I am always happy to acquiesce to your requests, so here is the biography I wrote for my outreach presentations. You may recognize some of the words because they originally appeared in the blog, but you asked for it, so here it is.
My name is Stana.
I am a 65-year-old male-to-female transgender person. I am married and have one child. I have been crossdressing for over 55 years.
My earliest memories of gender confusion was with regard to the wallpaper hanging on the walls of my childhood bedroom. The wallpaper had a nursery rhyme theme and depicted Little Boy Blue wearing Mary-Jane-style shoes – just like my sister wore. What's with that?
When I was about 10-years-old, I noticed a weekly ad in a New York City newspaper for a night club that featured female impersonators. The impersonators made glamorous women and I became fascinated that a guy could look so good as a gal.
I tried to find out more about female impersonation, while I continued to enjoy boy things like playing sports, especially baseball (I could hit the ball a mile, but I threw like a girl).
I was not the "all-American boy." I excelled in school; always got excellent grades and was often the teacher's pet. I was also shy and soft spoken; guys called me "fairy," "faggot," etc. I did not know why. In retrospect, I guess some of my mannerisms were effeminate, but I did not think so. My speech and mannerisms were natural to me.
When I was about 12-years-old, I was home alone and I heard my mother's dresser call out to me, "Try on Mom's nylon stockings."
I did and then I heard my mother's closet call out to me, "Mom's high heel pumps will look nice with the nylons."
So I tried on her heels, then I looked in the mirror and my legs were as shapely as a female - just like those female impersonators I admired. Soon I was wearing my mother's bra and girdle, her slips, her dresses, her hats, applying her makeup, etc. I got into my sister's stuff, too.
Whenever I was home alone, I practiced the art of female impersonation. I believed I was becoming an accomplished female impersonator, but I was frustrated and had to get out and show somebody.
Next Halloween (when I was about 18-years-old), I borrowed some things from my mother and sister and dressed as a girl. I was not invited to a party or anything; I just dressed and drove around town surprising some of my friends and relatives.
Then I was back to practicing the art of female impersonation in seclusion except for a few Halloween parties I was invited to in my 20s. By then, I knew I was getting pretty good at dressing because on more than one occasion, I would overhear another party-goer ask "Who is the woman not in costume?" while referring to me. What a compliment!
In my late 20s, I met my future wife. We got married and I did not tell her about my hobby because I believed in the old wives’ tale that marriage would cure me. I had not crossdressed since I began dating her, so I believed the tale.
About a week before the wedding, I threw everything away.
A month after the wedding was Halloween; we were invited to a party and I went shopping for a new women's wardrobe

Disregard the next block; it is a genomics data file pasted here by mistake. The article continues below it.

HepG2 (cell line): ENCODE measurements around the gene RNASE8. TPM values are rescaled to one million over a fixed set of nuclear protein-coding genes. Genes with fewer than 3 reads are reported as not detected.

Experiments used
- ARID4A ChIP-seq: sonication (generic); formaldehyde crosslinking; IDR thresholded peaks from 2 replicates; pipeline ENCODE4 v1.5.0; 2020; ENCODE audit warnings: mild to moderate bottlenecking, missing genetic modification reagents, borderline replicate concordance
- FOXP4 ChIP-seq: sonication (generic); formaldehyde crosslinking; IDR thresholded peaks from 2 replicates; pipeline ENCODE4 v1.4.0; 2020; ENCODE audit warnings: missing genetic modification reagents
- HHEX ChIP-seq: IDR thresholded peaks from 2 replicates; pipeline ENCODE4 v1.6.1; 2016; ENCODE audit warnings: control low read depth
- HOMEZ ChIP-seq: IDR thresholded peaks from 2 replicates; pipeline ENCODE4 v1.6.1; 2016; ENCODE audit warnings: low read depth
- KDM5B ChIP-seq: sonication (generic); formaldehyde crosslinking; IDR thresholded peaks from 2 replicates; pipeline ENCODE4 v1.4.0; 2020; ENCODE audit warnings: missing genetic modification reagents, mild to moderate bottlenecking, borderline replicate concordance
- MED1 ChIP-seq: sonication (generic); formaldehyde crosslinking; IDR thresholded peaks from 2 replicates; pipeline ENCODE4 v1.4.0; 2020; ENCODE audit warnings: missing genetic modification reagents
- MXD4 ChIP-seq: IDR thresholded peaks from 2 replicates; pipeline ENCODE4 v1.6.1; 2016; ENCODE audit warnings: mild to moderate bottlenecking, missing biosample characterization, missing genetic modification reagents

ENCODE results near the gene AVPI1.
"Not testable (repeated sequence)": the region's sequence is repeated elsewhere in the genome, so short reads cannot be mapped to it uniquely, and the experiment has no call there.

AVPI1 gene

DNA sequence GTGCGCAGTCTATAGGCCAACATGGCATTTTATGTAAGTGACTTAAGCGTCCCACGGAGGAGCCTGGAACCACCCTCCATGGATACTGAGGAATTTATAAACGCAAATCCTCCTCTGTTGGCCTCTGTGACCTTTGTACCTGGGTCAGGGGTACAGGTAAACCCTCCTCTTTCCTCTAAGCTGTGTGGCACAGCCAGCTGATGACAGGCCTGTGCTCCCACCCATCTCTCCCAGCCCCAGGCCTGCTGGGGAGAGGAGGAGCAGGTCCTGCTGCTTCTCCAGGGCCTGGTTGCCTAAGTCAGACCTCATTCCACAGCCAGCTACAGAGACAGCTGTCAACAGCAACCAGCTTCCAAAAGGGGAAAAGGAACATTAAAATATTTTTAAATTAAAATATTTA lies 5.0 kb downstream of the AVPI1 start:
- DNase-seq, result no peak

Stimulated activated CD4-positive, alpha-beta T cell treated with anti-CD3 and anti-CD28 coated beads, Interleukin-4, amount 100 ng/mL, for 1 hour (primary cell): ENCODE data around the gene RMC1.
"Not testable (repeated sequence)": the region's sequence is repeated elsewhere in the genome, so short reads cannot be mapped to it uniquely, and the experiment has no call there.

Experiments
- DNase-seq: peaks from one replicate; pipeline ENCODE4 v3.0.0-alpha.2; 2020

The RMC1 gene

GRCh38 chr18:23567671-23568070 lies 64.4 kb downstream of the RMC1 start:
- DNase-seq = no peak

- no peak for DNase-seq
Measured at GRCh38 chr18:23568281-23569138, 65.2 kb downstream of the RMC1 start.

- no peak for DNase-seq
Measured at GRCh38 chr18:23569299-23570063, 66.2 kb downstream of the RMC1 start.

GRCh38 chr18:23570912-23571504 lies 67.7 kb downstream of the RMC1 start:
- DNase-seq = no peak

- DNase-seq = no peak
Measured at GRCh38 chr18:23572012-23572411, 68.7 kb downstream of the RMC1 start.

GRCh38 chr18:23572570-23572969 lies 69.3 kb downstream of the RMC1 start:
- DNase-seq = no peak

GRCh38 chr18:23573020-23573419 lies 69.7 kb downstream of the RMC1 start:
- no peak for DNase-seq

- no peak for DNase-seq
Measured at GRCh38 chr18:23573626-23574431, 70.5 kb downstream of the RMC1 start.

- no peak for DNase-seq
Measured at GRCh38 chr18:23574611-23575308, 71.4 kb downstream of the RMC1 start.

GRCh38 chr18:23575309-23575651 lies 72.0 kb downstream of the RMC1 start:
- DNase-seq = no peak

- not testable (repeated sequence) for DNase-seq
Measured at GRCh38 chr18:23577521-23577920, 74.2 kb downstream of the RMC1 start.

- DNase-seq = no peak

Too many Halloweens in drag, my wife figured things out and asked me if I was a transvestite. I confessed.
Initially my wife was supportive and suggested that I find a support group. I found Connecticut Outreach Society (COS) and started attending their meetings crossdressed. Then I started attending COS roadtrips to public restaurants crossdressed. Then I went to a couple of trans conventions where I could be a woman for a long weekend.
I became better at crossdressing by getting makeovers, reading how-to books, viewing how-to videos, etc. I got so good that I found that I could occasionally pass as a woman in public.
The better I got, the less supportive my wife became. I attribute her waning support to her disease, multiple sclerosis. As my crossdressing became better, her MS became more debilitating.
Today, I only go out once or twice a month crossdressed in deference to my wife, whereas if I had my way, I would live 24/7 as a woman.
For most of my life, I believed I was a plain vanilla crossdresser, but I came to the realization that I am more than a crossdresser.
Simply put, I identify as a woman. I am not woman trapped in a man's body, I am a woman. I think as a woman, I emote as a woman, and when I have the opportunity, I present as a woman. To most of my acquaintances, I am the most feminine male they know and that's because I am a woman.
True, my container is male, but its contents are 100% female. I am very adverse to fooling around with my container. Many things can go wrong and so far, my container has held up pretty well, so why mess with it. As a result, I have no interest in taking hormones or having surgery to modify my container so that it matches its contents. I have no plans to have a “sex change” operation.
I would be happier if I could live as a woman full-time, but I have commitments that make that impossible. Those commitments are my wife and daughter.
So I live part-time as a male and part-time as a female, but no matter how I live, I am a woman all the time.
|Marcin Rogacewicz femulates on Polish television's Twoja Twarz Brzmi Znajomo.|